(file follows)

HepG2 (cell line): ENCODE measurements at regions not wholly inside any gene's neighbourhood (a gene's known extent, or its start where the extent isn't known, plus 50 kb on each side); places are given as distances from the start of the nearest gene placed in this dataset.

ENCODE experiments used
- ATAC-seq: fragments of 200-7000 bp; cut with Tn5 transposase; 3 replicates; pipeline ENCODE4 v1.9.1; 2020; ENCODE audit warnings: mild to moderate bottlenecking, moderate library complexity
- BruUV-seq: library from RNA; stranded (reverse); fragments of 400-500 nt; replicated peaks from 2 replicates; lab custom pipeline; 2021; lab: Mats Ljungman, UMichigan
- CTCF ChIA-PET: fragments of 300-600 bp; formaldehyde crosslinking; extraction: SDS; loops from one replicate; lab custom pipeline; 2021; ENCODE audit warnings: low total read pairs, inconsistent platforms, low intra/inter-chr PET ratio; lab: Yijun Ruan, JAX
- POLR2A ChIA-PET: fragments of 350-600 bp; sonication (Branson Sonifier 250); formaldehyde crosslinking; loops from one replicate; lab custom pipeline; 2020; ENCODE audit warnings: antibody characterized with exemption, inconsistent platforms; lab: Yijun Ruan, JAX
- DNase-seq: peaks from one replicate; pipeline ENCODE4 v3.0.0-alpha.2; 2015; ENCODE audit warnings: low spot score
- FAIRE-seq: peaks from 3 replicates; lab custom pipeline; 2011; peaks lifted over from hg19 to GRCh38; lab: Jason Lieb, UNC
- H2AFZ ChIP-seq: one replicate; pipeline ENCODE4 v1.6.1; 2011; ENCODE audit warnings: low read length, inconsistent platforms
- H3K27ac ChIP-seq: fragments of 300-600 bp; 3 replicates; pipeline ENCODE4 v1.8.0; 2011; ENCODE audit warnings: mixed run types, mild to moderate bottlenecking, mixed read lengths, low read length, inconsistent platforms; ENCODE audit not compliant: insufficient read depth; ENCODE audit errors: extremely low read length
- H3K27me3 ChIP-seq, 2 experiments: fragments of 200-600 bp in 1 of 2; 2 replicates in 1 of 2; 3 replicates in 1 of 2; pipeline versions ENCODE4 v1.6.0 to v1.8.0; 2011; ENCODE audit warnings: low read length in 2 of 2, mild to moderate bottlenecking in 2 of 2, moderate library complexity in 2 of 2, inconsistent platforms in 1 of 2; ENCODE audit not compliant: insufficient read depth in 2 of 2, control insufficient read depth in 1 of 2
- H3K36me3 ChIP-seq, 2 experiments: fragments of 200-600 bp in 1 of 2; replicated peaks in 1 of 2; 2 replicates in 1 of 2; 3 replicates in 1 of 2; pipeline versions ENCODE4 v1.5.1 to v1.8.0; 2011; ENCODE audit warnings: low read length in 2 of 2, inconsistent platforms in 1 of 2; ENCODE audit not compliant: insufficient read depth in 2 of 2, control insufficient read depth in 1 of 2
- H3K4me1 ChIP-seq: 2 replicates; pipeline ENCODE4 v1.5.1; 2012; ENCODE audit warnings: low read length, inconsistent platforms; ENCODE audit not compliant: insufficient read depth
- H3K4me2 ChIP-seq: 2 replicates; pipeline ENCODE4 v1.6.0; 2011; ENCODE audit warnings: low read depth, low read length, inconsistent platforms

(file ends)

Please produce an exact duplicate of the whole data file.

HepG2 (cell line): ENCODE measurements at regions not wholly inside any gene's neighbourhood (a gene's known extent, or its start where the extent isn't known, plus 50 kb on each side); places are given as distances from the start of the nearest gene placed in this dataset.

ENCODE experiments used
- ATAC-seq: fragments of 200-7000 bp; cut with Tn5 transposase; 3 replicates; pipeline ENCODE4 v1.9.1; 2020; ENCODE audit warnings: mild to moderate bottlenecking, moderate library complexity
- BruUV-seq: library from RNA; stranded (reverse); fragments of 400-500 nt; replicated peaks from 2 replicates; lab custom pipeline; 2021; lab: Mats Ljungman, UMichigan
- CTCF ChIA-PET: fragments of 300-600 bp; formaldehyde crosslinking; extraction: SDS; loops from one replicate; lab custom pipeline; 2021; ENCODE audit warnings: low total read pairs, inconsistent platforms, low intra/inter-chr PET ratio; lab: Yijun Ruan, JAX
- POLR2A ChIA-PET: fragments of 350-600 bp; sonication (Branson Sonifier 250); formaldehyde crosslinking; loops from one replicate; lab custom pipeline; 2020; ENCODE audit warnings: antibody characterized with exemption, inconsistent platforms; lab: Yijun Ruan, JAX
- DNase-seq: peaks from one replicate; pipeline ENCODE4 v3.0.0-alpha.2; 2015; ENCODE audit warnings: low spot score
- FAIRE-seq: peaks from 3 replicates; lab custom pipeline; 2011; peaks lifted over from hg19 to GRCh38; lab: Jason Lieb, UNC
- H2AFZ ChIP-seq: one replicate; pipeline ENCODE4 v1.6.1; 2011; ENCODE audit warnings: low read length, inconsistent platforms
- H3K27ac ChIP-seq: fragments of 300-600 bp; 3 replicates; pipeline ENCODE4 v1.8.0; 2011; ENCODE audit warnings: mixed run types, mild to moderate bottlenecking, mixed read lengths, low read length, inconsistent platforms; ENCODE audit not compliant: insufficient read depth; ENCODE audit errors: extremely low read length
- H3K27me3 ChIP-seq, 2 experiments: fragments of 200-600 bp in 1 of 2; 2 replicates in 1 of 2; 3 replicates in 1 of 2; pipeline versions ENCODE4 v1.6.0 to v1.8.0; 2011; ENCODE audit warnings: low read length in 2 of 2, mild to moderate bottlenecking in 2 of 2, moderate library complexity in 2 of 2, inconsistent platforms in 1 of 2; ENCODE audit not compliant: insufficient read depth in 2 of 2, control insufficient read depth in 1 of 2
- H3K36me3 ChIP-seq, 2 experiments: fragments of 200-600 bp in 1 of 2; replicated peaks in 1 of 2; 2 replicates in 1 of 2; 3 replicates in 1 of 2; pipeline versions ENCODE4 v1.5.1 to v1.8.0; 2011; ENCODE audit warnings: low read length in 2 of 2, inconsistent platforms in 1 of 2; ENCODE audit not compliant: insufficient read depth in 2 of 2, control insufficient read depth in 1 of 2
- H3K4me1 ChIP-seq: 2 replicates; pipeline ENCODE4 v1.5.1; 2012; ENCODE audit warnings: low read length, inconsistent platforms; ENCODE audit not compliant: insufficient read depth
- H3K4me2 ChIP-seq: 2 replicates; pipeline ENCODE4 v1.6.0; 2011; ENCODE audit warnings: low read depth, low read length, inconsistent platforms